• 15.
    Brändas, Erkki J.
    Uppsala University, Disciplinary Domain of Science and Technology, Chemistry, Department of Physical and Analytical Chemistry, Quantum Chemistry.
    Godelian Structures and Self-Organization in Biological Systems2011In: International Journal of Quantum Chemistry, ISSN 0020-7608, E-ISSN 1097-461X, Vol. 111, no 7-8, p. 1321-1332Article in journal (Refereed)
    Abstract [en]

    In 1986, Seel and Ladik asked, which role Godel's incompleteness theorem should have in a basic theory of biology. Recently, the author has tried to collect the conditions, which such a meta-theory must fulfill. A further argument concerned the deeper connection between classical canonical forms of so-called (triangular) Jordan blocks in the description of open quantal systems far from equilibrium and those of self-referential contradictions and paradoxes in philosophy and mathematical logic. Related examples were quoted from the emergence of self-organization in so-called dissipative structures with applications to both fundamental-and of higher order levels of organization. To bring this analogy closer together, we have developed a quantum logical formalism, describing such a Godelian situation, via the characterization of a well-defined "truth matrix." In this setting, the modus operandi of exploiting self-referential traits and paradoxical inconsistencies emphasize the possibility of a meta-code in complicated enough (biological) systems. In conclusion, we will revisit situations were the aforementioned self-referential property, together with the laws of physics and chemistry will guide our understanding of biology. We will finally consider subsequent implications on the various positions on artificial intelligence.

  • 16.
    Brändas, Erkki J.
    Uppsala University, Disciplinary Domain of Science and Technology, Chemistry, Department of Quantum Chemistry.
    Microscopic self-organization and self-referential systems: a progress report.2009In: International Journal of Quantum Chemistry, ISSN 0020-7608, E-ISSN 1097-461X, Vol. 109, no 14, p. 3500-3504Article in journal (Refereed)
    Abstract [en]

    It is contended that (the classical canonical form of) Jordan blocks, play a role analogous to those of paradoxes and self-referential contradictions in philosophy and mathematical logic. As examples we will briefly discuss the occurrence of such triangular units in appropriately generalized quantum theory of microscopic as well as open dissipative systems with structures appearing on both the fundamental as well as in higher order levels of organization. The mathematical structure centers on specific transformations within coherent-dissipative ensembles that exhibit certain factorization properties allowing prime number algorithms, cf. the Godel encoding system used to derive the celebrated incompleteness theorem. This prompts the suggestion that an additional meta-code, cf. the genetic code, might be a-scripted for the mapping between the genotype and phenotype spaces.

  • 17.
    Brändas, Erkki J.
    Uppsala University, Disciplinary Domain of Science and Technology, Chemistry, Department of Chemistry - Ångström, Theoretical Chemistry.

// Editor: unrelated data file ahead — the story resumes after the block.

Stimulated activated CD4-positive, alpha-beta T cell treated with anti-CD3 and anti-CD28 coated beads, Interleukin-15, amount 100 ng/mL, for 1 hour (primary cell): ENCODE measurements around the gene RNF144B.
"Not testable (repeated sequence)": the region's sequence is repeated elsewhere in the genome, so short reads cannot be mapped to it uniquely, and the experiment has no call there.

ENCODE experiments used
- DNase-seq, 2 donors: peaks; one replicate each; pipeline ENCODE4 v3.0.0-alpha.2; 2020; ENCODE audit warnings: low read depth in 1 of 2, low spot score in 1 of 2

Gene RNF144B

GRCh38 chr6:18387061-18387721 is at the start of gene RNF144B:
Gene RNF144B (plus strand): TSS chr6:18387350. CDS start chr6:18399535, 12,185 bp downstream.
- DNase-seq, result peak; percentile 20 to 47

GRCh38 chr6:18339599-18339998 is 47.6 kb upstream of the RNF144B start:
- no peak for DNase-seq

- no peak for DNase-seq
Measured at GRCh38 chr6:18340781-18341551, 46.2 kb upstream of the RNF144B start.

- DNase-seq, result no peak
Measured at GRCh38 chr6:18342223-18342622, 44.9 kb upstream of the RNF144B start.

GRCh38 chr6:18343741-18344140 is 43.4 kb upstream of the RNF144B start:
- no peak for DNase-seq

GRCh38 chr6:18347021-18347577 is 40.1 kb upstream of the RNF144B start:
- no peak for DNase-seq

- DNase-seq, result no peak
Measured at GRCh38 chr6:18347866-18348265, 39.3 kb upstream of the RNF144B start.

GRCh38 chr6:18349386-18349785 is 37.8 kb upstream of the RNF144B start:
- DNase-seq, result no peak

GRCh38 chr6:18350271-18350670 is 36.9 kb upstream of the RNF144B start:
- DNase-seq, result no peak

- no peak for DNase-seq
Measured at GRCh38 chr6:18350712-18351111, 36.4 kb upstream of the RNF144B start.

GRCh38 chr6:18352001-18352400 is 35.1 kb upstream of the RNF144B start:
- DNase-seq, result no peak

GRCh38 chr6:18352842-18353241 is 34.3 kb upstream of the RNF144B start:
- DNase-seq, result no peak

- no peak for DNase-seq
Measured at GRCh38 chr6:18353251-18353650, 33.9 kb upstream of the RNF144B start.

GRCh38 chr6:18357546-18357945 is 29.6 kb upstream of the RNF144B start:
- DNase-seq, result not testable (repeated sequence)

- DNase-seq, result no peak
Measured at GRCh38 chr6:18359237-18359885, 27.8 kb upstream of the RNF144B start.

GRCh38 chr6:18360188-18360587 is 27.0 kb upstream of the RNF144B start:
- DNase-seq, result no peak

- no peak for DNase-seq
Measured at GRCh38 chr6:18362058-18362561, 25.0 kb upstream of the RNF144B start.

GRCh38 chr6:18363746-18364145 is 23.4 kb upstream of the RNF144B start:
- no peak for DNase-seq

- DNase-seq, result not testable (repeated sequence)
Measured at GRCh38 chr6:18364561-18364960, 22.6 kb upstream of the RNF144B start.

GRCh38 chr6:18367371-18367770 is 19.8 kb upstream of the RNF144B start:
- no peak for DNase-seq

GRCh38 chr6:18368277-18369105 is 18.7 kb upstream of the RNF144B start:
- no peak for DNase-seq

Non-hermitian quantum mechanics2012In: International Journal of Quantum Chemistry, ISSN 0020-7608, E-ISSN 1097-461X, Vol. 112, no 15, p. 2764-2765Article, book review (Other academic)
  • 18.
    Brändas, Erkki J.
    Uppsala University, Disciplinary Domain of Science and Technology, Chemistry, Department of Physical and Analytical Chemistry, Quantum Chemistry.
    Some Comments on the Problem of Decoherence2011In: International Journal of Quantum Chemistry, ISSN 0020-7608, E-ISSN 1097-461X, Vol. 111, no 2, p. 215-224Article in journal (Refereed)
    Abstract [en]

    We consider a universally valid superposition principle derived from a general complex symmetric ansatz. The approach concerns open, dissipative systems and its significance for the examination and analysis of system-environment correlations. In particular, we discuss the concept of decoherence in the ensuing fundamental operator equations, incorporating simultaneously holistic and classical regimes. Despite its reductionist character, the theory applies to both micro-and macroscopic systems. Examples are drawn from general relativity, for example, the law of light deflection, the gravitational redshift, the time delay and the perihelion motion of Mercury, and from the macroscopic domain, for example, the emergence of selforganization in complicated enough systems. The preceding portrayal commends autonomicity and provides legitimate concepts of central importance in biological organization and artificial intelligence.

  • 19.
    Brändas, Erkki
    et al.
    Uppsala University, Disciplinary Domain of Science and Technology, Chemistry, Department of Chemistry - Ångström, Theoretical Chemistry.
    Szabados, Ágnes
    Eötvös Loránd University.
    Surján, Péter
    Eötvös Loránd University.
    Preface: Eighth Congress of the International Society for Theoretical ChemicalPhysics (ISTCP-VIII)2014In: International Journal of Quantum Chemistry, ISSN 0020-7608, E-ISSN 1097-461X, Vol. 114, p. 959-960Article in journal (Refereed)
  • 20.
    Carlsen, Henrik
    et al.
    Uppsala University, Disciplinary Domain of Science and Technology, Chemistry, Department of Quantum Chemistry.
    Sjöqvist, Erik
    Uppsala University, Disciplinary Domain of Science and Technology, Chemistry, Department of Quantum Chemistry.
    Goscinski, Osvaldo